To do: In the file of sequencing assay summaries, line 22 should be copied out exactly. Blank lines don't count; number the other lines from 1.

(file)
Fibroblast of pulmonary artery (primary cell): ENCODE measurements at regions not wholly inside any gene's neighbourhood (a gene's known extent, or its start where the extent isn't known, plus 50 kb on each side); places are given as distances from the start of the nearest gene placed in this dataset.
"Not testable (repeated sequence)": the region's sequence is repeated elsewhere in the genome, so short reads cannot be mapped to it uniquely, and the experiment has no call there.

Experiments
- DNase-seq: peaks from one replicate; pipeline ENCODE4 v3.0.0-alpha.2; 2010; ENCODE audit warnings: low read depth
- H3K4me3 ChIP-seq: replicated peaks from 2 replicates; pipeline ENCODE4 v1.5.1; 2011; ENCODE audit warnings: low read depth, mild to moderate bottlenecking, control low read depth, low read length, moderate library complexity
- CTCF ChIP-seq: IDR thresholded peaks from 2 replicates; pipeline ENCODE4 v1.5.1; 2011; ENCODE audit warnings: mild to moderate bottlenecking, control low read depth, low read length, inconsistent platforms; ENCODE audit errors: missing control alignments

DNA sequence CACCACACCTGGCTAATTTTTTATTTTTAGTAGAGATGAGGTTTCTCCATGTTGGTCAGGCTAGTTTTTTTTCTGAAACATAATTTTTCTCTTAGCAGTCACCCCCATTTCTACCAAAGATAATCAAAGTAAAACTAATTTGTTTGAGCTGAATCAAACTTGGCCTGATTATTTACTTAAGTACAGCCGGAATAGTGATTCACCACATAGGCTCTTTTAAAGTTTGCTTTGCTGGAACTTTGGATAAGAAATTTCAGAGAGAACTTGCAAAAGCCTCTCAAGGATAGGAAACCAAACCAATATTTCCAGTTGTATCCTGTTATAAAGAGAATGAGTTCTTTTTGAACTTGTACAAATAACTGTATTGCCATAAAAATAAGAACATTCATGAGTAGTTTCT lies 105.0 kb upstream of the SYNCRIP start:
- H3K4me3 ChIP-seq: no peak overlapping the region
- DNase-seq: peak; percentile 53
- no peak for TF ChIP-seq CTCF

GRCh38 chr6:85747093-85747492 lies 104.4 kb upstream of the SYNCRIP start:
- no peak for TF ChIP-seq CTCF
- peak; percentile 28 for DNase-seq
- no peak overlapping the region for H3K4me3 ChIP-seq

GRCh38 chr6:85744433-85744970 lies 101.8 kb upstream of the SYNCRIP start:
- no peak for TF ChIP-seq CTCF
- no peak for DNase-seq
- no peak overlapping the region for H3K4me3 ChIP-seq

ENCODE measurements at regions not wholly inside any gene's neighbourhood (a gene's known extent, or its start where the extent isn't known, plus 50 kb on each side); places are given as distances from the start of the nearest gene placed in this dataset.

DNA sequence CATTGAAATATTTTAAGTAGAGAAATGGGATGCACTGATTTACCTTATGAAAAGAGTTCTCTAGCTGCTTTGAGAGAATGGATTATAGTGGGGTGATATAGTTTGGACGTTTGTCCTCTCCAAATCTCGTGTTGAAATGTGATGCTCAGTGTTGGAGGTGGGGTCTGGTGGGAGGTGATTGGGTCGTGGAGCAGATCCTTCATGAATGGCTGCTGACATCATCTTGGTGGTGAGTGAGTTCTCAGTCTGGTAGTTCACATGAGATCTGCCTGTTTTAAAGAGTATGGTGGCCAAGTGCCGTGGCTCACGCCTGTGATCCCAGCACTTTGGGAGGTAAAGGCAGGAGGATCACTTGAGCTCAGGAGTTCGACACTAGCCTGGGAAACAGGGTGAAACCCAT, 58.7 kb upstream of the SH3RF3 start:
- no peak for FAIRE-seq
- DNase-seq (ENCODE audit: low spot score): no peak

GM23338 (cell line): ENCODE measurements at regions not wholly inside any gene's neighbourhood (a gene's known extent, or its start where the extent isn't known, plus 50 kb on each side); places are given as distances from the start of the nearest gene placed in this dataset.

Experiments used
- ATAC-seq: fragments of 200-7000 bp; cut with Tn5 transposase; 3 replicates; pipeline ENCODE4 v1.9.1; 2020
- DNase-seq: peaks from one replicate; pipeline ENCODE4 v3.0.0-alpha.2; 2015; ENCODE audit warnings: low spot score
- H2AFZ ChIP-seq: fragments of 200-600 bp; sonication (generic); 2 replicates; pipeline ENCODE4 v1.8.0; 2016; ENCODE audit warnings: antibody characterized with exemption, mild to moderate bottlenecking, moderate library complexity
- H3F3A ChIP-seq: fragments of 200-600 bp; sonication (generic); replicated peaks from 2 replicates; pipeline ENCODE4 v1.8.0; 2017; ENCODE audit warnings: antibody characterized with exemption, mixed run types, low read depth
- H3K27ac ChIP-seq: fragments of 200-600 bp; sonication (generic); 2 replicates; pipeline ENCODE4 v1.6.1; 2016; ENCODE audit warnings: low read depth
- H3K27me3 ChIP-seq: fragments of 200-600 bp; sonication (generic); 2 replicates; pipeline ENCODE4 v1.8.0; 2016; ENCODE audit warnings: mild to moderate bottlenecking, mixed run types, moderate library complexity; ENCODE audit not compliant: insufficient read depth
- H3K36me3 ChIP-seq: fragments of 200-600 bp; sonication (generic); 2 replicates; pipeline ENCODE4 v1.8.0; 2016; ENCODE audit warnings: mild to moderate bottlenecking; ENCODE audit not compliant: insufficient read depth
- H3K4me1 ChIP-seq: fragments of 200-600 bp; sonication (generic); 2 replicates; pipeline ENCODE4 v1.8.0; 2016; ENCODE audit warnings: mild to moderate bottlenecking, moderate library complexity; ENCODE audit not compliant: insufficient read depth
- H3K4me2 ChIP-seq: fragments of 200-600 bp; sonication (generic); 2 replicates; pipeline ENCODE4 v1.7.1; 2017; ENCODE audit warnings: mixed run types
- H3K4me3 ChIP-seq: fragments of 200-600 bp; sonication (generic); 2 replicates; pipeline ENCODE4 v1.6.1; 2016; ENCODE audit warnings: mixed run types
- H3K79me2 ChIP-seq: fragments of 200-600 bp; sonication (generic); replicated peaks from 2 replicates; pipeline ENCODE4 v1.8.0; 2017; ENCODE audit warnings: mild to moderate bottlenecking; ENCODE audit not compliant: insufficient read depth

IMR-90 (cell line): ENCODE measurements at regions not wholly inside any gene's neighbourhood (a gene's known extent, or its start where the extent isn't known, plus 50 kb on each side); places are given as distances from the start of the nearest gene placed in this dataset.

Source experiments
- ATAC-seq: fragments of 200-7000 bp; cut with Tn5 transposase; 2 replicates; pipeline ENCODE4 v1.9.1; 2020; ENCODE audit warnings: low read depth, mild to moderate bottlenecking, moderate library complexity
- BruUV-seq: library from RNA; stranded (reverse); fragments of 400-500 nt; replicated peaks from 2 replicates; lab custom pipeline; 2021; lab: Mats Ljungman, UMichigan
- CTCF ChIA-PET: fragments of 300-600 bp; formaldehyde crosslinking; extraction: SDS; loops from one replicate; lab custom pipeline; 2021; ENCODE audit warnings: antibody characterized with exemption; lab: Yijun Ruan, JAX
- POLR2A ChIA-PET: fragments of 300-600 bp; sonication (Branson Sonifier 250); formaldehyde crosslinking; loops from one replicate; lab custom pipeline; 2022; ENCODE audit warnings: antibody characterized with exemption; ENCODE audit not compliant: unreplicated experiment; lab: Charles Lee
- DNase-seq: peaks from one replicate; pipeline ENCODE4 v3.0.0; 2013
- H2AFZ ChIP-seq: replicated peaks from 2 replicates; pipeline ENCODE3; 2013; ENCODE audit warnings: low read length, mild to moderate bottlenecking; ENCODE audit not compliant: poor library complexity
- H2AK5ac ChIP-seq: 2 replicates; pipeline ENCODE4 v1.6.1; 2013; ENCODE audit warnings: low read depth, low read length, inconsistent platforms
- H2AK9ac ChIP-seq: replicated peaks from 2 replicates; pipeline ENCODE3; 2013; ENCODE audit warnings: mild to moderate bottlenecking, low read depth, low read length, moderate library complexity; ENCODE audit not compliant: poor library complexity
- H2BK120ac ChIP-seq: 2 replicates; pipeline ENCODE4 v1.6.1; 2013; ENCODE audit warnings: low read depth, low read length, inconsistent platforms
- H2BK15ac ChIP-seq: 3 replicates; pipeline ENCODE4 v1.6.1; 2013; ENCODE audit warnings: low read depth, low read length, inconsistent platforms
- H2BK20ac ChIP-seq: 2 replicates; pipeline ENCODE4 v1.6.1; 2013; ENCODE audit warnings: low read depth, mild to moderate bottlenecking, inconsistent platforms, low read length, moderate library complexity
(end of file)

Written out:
- DNase-seq (ENCODE audit: low spot score): no peak